Keywords: Credit cycle, limited liability, monetary policy, non-fundamental asset pricing
    JEL: E32 E44 E52 G10
    Date: 2015–12
  14. By: Kashiwabara, Chie
    Abstract: The central bank of the Philippines (Bangko Sentral ng Pilipinas, BSP) has improved its monetary policy measures since the 2000s. After rationalizing the country's banking sector since late-1990s, its monetary policy and the uniiversal/commercial banks' (UCBs) behavior in allocating their assets has changed since mid-2000s. Though further and more detailed studies are nesessary, based on the results of simple correlation analyses conducted in this paper suggest a possible mixture of the country's monetary policy and their own decision-making in asset allocations, instead of a "follow-through" attitude.
    Keywords: Monetary policy, Banks, Monetary policy measure, Universal and commercial banks, The Philippines
    JEL: E42 E52 G38
    Date: 2016–03
  15. By: Susanto Basu (Boston College; NBER); Pierre De Leo (Boston College)
    Abstract: Yes, they should. Central banks nearly always state explicit or implicit inflation targets in terms of consumer price inflation. If there are nominal rigidities in the pricing of both consumption and investment goods and if the shocks to the two sectors are not identical, then monetary policy cannot stabilize inflation and output gaps in both sectors. Thus, the central bank faces a tradeoff between targeting consumption price inflation and investment price inflation. In this setting, ignoring investment prices typically leads to substantial welfare losses because the intertemporal elasticity of substitution in investment is much higher than in consumption. In our calibrated model, consumer price targeting leads to welfare losses that are at least three times the loss under optimal policy. A simple rule that puts equal weight on stabilizing consumption and investment price comes close to replicating the optimal policy. Thus, GDP deflator targeting is not a good approximation to optimal policy. We conclude that significant welfare gains can be achieved if central banks shift to targeting a weighted average of consumer and investment price inflation, although this would require a major change in current central banking practice.
    Keywords: Inflation Targeting; Investment-Specific Technical Change; Investment Price Rigidity; Optimal Monetary Policy
    JEL: E52 E58 E32 E31
    Date: 2016–03–25
  16. By: Papaioannou, Sotiris
    Abstract: This study examines whether differences in monetary policy are associated with diverging effects of public spending on growth. At first stage, we estimate public spending multipliers for each country of the European Union (EU). Their size varies considerably across countries. Then we incorporate in the analysis the role of monetary policy and examine whether real interest rates affect the relationship between public spending and growth. The main result of the econometric analysis is that government spending can affect growth positively only when real interest rates become negative. This result remains robust to several changes in the econometric specification and measures of interest rate.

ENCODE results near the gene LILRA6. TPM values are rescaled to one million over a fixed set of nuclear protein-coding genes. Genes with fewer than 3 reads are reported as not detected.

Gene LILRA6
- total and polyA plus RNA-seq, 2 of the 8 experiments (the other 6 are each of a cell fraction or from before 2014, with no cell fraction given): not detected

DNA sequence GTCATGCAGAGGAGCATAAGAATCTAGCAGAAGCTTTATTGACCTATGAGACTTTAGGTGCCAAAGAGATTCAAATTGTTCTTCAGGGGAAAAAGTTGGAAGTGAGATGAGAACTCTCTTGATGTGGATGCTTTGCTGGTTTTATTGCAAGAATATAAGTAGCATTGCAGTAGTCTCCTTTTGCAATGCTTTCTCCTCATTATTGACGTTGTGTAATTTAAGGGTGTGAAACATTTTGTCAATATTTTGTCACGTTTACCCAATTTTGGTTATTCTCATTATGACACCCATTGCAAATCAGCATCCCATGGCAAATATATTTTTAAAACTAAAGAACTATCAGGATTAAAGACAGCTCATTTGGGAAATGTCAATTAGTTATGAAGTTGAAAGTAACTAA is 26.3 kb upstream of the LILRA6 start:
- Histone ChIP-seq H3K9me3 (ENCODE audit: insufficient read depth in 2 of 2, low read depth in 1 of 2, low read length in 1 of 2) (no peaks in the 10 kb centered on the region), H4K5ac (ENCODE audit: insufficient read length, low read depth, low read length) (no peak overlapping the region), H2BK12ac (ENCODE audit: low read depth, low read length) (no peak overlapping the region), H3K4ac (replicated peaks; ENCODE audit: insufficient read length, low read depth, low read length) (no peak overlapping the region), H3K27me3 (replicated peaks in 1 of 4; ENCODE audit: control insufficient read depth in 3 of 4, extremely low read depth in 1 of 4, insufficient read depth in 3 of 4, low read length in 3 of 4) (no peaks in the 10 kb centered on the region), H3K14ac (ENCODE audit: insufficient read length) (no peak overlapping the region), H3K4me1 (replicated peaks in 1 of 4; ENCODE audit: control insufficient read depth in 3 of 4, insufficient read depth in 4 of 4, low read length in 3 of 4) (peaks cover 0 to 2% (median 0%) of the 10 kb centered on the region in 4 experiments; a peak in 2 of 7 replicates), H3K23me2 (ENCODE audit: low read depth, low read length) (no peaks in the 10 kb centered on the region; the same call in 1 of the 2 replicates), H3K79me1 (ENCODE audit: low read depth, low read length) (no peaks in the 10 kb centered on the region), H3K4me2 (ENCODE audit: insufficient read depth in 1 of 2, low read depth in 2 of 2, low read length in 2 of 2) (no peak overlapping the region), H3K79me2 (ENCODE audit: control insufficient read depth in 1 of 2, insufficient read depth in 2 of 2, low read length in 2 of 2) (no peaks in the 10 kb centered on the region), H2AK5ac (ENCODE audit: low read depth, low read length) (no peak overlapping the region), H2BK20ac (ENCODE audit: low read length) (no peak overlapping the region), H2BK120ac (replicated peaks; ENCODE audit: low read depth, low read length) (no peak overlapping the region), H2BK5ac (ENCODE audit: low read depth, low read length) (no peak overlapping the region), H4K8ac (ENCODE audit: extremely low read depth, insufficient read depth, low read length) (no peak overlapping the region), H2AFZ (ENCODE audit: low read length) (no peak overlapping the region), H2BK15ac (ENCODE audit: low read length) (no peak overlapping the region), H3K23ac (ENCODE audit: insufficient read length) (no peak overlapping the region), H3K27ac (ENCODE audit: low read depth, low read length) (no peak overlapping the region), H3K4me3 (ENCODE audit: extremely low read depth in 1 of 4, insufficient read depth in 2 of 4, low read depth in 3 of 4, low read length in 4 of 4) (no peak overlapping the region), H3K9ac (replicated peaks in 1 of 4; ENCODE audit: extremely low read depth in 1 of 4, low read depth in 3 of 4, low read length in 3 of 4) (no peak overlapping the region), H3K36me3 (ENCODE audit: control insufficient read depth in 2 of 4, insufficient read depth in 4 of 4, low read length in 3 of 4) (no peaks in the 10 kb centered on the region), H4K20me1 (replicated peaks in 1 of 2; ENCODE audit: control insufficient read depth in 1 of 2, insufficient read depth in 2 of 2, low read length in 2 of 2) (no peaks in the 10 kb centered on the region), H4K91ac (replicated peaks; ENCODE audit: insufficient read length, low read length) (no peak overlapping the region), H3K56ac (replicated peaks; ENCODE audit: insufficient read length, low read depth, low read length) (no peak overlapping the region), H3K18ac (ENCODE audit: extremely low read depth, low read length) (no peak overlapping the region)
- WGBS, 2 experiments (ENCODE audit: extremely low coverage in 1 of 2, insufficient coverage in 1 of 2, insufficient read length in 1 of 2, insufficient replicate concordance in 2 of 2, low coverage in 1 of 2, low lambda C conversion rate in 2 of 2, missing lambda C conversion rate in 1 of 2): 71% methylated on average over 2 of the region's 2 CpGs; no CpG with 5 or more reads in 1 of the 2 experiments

Keywords: Public spending, Fiscal multipliers, Monetary policy, Economic growth.
    JEL: E43 E62 O40
    Date: 2016–03–15
  17. By: Pierre Fortin
    Abstract: The Inflation-Control Agreement between the Government and the Bank of Canada is reviewed and renewed every five years. In this paper, I propose that the upcoming 2016 agreement increase the inflation target by 2 percentage points, from the current 2% to 4%. I first note that the room to stimulate economic activity and employment when the Bank of Canada judges that it is needed has narrowed dangerously in the past 25 years. I argue that the only fully effective means of freeing the Bank from the operational straightjacket into which it has fallen is setting the inflation target at 4% instead of 2%. I then report of evidence that the strong resistance of Canadian employers and employees to money wage cuts generates a significant permanent trade-off between inflation and unemployment at the macro level when inflation is less than 5%. Combining these two strands of observations, I conclude that moving to 4% inflation would generate about one half million more permanent jobs for Canadians and, over time, add some $50 billion per year to domestic income.
    Keywords: Inflation target, zero lower bound, anchoring of expectations, downward nominal wage rigidity, Bank of Canada, inflation-control agreement, monetary policy.
    JEL: E5 E6 H3 J3
    Date: 2016
  18. By: Hiroyuki Ijiri (Graduate School of Economics, Kobe University); Yoichi Matsubayashi (Graduate School of Economics, Kobe University)